A recently hired fresh faced young Software Development Engineer In Test sits down at his desk on the morning of his first day. He has got a solid programming background and perhaps he even knows a thing or two about testing. He has been tasked with implementing automated testing on an exciting new project and he is determined to take on the role and own it.
A few months later the not so fresh faced developer has created an outstanding test harness complete with deeply integrated tests and hooks. The first version of the project ships and is somewhat buggy.
A few tests have been written by the team. Ouch.
A couple of years later the developer sits at a new desk on another first day, this time wiser. He has asked about buy in and cultural awareness around automated testing during the interview process. He has been assured this culture exists.
A year later another product has shipped and a far larger number of tests have been written than previously. The ROI has been far above what anyone expected and management is happy. However it is still somewhat of a personal failure for the developer in test because he knows the potential was much greater and there was not the universal buy in he expected to see. The tricky balance between time spent on feature development and automated test authoring always seems to tip in the favor of features especially when budgets are tighter.
The project ships quite rough around the edges and it’s easy to see why.
A couple of years later the senior developer has measured how a project with solid automated test coverage ships with higher quality standards and fewer bugs, with confidence that deployments will be successful, better optimized performance and shortened delivery time towards the end. However there is no getting around the fact that great tests and high test coverage take time to write. This upfront investment pays off in the future but it is difficult to be interested results without seeing immediate feedback and pay off. He realizes that constant visibility is crucial to getting buy in.
Along with the harness he now always ensures he writes a test results viewer or dashboard so that test results can be plastered on monitors with great looking charts, with trends and analysis.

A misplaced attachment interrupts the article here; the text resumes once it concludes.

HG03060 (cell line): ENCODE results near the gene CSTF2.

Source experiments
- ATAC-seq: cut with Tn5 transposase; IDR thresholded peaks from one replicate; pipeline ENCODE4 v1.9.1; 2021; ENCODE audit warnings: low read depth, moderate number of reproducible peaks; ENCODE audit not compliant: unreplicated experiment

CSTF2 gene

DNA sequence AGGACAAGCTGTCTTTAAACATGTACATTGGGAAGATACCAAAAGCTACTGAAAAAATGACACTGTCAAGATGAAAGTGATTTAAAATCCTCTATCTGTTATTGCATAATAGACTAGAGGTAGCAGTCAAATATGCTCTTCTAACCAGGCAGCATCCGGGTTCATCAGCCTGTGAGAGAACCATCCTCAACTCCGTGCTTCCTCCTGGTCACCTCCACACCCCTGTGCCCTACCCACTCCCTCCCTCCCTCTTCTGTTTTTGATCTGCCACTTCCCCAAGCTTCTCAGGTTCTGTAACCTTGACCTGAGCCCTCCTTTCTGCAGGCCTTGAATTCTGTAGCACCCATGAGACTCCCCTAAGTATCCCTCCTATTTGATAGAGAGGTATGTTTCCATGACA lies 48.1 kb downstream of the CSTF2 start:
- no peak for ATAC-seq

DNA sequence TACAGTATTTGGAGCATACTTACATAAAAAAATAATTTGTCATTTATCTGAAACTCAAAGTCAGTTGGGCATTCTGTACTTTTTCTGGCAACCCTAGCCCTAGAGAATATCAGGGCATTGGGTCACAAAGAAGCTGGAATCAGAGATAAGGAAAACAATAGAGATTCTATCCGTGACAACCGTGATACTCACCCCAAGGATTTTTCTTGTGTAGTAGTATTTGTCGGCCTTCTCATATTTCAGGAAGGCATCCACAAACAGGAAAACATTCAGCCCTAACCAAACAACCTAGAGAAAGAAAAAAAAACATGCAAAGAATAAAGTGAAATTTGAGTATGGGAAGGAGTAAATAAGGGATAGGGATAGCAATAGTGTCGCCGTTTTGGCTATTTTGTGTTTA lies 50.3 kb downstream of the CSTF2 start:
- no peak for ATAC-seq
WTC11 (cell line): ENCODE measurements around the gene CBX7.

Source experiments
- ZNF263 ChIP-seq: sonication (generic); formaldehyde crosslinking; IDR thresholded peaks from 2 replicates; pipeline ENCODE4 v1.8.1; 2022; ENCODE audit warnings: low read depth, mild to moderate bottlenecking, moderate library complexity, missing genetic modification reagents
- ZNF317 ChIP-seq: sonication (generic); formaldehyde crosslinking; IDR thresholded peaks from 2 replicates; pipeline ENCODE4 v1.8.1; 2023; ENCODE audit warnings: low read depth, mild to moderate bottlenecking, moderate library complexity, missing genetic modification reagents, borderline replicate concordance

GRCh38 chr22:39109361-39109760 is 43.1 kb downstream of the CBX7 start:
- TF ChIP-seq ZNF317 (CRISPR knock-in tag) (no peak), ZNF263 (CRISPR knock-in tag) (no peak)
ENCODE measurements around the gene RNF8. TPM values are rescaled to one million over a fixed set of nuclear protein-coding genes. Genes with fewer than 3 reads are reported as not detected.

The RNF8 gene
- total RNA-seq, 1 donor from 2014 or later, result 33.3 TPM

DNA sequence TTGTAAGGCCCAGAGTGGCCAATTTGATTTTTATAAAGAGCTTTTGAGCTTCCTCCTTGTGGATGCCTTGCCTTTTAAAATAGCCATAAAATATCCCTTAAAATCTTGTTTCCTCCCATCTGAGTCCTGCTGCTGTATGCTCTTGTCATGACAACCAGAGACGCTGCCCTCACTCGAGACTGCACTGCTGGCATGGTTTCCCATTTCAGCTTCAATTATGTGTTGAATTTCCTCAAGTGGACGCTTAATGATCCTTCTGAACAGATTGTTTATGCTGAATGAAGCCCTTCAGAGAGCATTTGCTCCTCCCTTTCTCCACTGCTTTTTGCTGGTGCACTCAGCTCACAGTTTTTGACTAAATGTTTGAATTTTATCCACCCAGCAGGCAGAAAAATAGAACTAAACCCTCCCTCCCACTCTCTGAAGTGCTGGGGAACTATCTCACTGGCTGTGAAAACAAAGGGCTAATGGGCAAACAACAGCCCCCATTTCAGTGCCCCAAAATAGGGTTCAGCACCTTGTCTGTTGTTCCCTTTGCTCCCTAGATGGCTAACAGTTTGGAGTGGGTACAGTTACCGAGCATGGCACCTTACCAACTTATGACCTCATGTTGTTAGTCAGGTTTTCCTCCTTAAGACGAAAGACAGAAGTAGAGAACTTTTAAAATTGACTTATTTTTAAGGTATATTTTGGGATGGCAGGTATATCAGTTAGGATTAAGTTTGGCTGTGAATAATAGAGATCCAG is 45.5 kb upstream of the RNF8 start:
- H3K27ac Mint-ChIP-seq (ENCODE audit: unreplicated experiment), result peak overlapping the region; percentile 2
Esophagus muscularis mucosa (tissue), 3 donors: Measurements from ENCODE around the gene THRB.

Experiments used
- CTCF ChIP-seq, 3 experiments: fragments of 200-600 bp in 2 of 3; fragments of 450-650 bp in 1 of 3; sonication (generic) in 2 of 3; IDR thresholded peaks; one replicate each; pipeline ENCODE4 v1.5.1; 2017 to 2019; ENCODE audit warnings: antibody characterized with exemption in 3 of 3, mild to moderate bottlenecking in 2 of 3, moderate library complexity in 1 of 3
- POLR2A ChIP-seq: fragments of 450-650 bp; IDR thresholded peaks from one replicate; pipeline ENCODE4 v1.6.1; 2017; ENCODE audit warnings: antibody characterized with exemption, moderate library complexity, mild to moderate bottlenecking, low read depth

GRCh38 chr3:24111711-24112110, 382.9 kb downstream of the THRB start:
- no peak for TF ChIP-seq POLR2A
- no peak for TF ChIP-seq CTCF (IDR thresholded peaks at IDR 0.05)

Then he discovers team members are too busy to be looking at the complicated looking charts or even understand them. With development being undertaken, no one has time to trawl through complicated dashboards, after all it’s just test data, they just want to know the tests are passing.
Same desk. Promotion, he’s now the automation lead and manager.
Then the epiphany.
A large number of quality tests need are required to provide broad and deep coverage. No one wants to write them if there’s no thanks for doing so. Many times the results generated by a test harness are not visible to the wider team. They need to be. Often times when the test results are available they are presented in a way that is far too complex for anyone to care other than the person who created the dashboard.
Test results are not sexy. Neither are airline pilots checklists, but they are crucial to ensuring safety. A checklist is really all anyone wants or needs for automated tests. What’s passed, what’s failed, right now, and perhaps over the last few days. Display a big green 100% pass if all is good, otherwise force people to view an ugly yellow or red until they get stuff fixed.
Display the number of tests being run, that number should be going up over time if good coverage is to be achieved.
Continuously run and upload test results throughout the day. Send team members notifications about test results, put the results in front of them, everyone should be aware of how many tests are run and how many of them are passing, because if there’s a fail in that list you’ve got a problem with something you may be about to ship. Fix it, otherwise your customers will suffer.
Now all team members ask “are we at 100%?” and they expect to be.
Now that fresh faced software developer in test is crease faced and Tesults is the culmination of his and other like minded developers’ lessons learned. No one can build your test harness for you or write your tests for you but getting your test results in front of your team is something you can get help with.
Get solid test coverage, better engagement and dramatically improve your development timelines with constant vigilance on quality by starting to post and share your test results among your team from day one to the day you ship.
Of course, highly visible test results are useless without great tests and solid test harness. Software developers in test should be allowed to be focused on providing these tests, because that requires intricate knowledge of your project and no one else can replace that.